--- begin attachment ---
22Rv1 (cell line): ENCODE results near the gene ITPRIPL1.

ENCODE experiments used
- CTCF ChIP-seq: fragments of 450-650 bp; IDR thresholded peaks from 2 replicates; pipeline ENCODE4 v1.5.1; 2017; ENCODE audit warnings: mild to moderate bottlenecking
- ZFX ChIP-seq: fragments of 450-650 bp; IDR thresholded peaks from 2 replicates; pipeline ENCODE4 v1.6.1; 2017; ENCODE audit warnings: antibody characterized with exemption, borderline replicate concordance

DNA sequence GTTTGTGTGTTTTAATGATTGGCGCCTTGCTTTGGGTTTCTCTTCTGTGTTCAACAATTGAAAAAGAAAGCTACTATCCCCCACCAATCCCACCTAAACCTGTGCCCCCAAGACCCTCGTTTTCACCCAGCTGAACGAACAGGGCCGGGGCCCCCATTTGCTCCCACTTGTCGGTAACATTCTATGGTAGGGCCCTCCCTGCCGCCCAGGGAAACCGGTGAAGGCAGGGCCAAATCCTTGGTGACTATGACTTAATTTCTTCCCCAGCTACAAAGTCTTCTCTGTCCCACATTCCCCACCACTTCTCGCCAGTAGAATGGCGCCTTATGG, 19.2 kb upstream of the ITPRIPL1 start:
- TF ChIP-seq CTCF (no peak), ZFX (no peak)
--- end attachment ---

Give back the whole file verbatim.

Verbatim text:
22Rv1 (cell line): ENCODE results near the gene ITPRIPL1.

ENCODE experiments used
- CTCF ChIP-seq: fragments of 450-650 bp; IDR thresholded peaks from 2 replicates; pipeline ENCODE4 v1.5.1; 2017; ENCODE audit warnings: mild to moderate bottlenecking
- ZFX ChIP-seq: fragments of 450-650 bp; IDR thresholded peaks from 2 replicates; pipeline ENCODE4 v1.6.1; 2017; ENCODE audit warnings: antibody characterized with exemption, borderline replicate concordance

DNA sequence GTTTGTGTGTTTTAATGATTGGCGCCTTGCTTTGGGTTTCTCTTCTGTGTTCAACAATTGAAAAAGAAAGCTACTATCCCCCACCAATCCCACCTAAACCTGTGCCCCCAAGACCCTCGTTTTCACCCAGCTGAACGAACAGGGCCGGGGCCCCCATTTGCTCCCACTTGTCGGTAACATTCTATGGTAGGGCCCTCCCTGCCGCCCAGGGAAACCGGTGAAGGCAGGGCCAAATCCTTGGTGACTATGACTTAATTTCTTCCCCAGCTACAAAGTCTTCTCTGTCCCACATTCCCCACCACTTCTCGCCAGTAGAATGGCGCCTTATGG, 19.2 kb upstream of the ITPRIPL1 start:
- TF ChIP-seq CTCF (no peak), ZFX (no peak)